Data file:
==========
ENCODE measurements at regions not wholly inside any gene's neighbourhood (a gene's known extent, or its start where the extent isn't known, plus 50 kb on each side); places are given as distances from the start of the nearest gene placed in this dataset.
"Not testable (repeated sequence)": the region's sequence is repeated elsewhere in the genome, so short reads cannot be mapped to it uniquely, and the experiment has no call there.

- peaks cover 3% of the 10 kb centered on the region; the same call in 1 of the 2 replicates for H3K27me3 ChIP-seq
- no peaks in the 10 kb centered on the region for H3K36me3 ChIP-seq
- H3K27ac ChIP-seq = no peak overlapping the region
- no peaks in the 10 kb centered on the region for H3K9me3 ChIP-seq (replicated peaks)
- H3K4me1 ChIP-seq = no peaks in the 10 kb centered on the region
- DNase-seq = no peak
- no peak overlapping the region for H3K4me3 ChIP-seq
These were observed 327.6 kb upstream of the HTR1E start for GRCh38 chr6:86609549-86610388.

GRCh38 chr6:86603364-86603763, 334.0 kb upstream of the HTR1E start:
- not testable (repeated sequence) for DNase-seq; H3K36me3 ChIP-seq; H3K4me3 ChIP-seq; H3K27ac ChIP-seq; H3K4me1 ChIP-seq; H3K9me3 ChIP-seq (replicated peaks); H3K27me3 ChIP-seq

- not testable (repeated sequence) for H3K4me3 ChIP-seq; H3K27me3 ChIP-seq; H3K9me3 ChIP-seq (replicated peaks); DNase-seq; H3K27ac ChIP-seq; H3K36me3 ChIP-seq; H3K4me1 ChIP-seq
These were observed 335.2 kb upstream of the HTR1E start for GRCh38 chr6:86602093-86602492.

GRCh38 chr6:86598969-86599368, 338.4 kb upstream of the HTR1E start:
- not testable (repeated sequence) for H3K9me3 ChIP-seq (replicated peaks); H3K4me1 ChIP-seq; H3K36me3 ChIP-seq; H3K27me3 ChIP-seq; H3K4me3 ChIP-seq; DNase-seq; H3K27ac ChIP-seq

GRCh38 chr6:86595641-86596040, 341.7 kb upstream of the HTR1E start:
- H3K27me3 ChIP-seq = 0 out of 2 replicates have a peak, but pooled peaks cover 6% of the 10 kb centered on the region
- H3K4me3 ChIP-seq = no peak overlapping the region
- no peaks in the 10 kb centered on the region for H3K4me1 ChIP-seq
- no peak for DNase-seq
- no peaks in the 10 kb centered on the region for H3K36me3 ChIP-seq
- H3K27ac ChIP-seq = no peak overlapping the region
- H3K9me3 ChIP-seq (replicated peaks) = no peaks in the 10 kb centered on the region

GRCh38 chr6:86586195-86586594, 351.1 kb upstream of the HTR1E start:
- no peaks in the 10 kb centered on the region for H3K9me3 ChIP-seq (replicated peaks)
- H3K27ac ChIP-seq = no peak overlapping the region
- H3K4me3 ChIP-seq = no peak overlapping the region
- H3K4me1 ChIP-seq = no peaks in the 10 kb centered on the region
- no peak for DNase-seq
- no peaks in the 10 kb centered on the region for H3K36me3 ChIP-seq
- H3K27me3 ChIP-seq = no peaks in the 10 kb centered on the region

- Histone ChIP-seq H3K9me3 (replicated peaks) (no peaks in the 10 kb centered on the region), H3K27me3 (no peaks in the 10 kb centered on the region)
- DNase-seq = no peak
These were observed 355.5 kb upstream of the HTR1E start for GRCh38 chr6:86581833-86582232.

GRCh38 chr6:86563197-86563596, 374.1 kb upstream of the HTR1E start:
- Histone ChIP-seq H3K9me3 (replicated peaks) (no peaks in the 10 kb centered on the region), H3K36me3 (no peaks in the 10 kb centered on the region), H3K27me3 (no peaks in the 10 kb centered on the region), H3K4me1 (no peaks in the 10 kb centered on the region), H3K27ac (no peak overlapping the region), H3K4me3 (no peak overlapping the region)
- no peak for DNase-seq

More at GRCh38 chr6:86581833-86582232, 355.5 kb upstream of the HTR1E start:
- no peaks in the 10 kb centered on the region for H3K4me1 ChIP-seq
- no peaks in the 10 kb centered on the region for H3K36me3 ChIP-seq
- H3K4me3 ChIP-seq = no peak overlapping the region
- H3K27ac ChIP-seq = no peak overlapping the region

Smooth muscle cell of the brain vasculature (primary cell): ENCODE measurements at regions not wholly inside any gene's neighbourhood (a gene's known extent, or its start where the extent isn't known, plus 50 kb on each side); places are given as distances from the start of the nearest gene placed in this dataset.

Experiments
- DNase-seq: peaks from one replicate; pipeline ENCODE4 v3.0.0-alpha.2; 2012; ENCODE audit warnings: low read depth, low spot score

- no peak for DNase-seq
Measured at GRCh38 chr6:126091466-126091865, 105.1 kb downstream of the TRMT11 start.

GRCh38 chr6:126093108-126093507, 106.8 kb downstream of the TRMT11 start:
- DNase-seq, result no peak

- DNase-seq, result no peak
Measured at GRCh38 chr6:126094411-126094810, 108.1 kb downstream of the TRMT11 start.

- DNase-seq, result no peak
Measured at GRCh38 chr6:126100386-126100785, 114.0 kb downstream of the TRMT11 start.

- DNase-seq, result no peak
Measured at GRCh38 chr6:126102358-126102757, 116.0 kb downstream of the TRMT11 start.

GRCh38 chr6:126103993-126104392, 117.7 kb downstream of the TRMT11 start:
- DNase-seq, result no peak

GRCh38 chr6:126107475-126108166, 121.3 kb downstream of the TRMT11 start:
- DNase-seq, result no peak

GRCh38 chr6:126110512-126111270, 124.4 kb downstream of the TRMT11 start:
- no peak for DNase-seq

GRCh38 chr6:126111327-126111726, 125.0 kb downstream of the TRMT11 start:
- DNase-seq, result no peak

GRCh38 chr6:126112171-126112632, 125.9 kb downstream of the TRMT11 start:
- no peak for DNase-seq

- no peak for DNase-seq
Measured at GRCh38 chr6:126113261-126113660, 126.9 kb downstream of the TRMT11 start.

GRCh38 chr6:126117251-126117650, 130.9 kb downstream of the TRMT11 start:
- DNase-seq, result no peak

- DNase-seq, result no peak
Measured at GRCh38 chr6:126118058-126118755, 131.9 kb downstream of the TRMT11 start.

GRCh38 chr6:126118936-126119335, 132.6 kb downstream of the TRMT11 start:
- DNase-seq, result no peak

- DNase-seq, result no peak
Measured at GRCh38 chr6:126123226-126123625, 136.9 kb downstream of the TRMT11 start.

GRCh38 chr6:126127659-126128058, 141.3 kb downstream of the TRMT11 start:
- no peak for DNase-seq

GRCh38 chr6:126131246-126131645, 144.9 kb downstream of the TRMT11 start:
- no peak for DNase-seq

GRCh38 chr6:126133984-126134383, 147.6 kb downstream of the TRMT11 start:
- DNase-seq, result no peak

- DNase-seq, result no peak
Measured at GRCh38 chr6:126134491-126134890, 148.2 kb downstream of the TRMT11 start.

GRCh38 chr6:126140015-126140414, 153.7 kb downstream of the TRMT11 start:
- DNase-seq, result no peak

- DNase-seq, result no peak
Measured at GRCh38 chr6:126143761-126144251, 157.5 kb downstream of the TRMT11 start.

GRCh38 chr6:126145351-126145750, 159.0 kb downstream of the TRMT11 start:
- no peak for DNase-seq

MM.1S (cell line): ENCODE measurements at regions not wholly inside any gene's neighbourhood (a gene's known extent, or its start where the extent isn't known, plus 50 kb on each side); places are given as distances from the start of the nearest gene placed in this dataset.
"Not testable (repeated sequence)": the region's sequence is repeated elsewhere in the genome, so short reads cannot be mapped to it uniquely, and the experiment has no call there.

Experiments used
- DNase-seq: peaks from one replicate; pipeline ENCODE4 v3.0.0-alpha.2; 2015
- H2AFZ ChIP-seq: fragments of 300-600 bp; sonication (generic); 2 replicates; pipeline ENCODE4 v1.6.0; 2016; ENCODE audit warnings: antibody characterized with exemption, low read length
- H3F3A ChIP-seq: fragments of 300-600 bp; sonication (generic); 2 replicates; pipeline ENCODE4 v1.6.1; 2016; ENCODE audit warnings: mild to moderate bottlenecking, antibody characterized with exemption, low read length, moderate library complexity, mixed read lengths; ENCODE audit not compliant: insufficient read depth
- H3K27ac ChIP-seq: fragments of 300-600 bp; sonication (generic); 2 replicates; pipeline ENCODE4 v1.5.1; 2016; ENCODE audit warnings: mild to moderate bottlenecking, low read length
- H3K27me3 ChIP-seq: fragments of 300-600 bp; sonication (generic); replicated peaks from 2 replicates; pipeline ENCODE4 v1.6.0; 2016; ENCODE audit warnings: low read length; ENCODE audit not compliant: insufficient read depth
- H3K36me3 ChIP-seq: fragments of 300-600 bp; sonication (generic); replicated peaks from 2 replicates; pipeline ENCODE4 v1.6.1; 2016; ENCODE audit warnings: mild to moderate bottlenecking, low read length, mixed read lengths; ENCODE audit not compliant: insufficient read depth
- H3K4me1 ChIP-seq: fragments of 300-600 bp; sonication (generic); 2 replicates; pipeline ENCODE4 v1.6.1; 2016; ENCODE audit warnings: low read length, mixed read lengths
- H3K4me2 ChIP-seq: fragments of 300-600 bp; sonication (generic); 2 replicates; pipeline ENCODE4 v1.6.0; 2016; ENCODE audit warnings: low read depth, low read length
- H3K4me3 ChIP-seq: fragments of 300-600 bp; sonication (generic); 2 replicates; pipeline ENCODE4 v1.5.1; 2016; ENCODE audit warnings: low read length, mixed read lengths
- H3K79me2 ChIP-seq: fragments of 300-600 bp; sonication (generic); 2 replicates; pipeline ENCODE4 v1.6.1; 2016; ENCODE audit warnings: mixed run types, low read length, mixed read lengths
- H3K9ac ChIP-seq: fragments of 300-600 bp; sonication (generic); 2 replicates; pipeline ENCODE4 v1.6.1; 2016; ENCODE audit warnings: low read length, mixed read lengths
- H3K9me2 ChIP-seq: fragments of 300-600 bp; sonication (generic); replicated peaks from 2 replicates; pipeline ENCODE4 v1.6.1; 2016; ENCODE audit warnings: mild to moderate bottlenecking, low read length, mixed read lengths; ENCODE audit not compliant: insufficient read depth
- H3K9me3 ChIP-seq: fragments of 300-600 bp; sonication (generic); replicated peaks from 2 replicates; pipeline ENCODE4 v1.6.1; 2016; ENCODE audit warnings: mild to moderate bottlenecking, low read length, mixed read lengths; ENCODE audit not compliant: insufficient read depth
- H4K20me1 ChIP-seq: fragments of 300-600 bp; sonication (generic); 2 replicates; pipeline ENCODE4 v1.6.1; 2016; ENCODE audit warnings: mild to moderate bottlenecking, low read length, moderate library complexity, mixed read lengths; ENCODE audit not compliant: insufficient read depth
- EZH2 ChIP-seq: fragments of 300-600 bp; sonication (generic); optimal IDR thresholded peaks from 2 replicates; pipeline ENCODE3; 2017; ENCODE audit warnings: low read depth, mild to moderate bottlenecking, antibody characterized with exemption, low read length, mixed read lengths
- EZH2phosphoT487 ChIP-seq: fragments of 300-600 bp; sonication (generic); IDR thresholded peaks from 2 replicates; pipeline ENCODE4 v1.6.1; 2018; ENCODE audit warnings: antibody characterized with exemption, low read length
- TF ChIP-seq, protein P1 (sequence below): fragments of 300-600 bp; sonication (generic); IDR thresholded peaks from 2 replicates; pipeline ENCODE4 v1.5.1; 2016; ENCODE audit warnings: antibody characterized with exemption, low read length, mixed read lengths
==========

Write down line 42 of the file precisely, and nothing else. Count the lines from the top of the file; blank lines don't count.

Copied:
- H3K4me3 ChIP-seq = no peak overlapping the region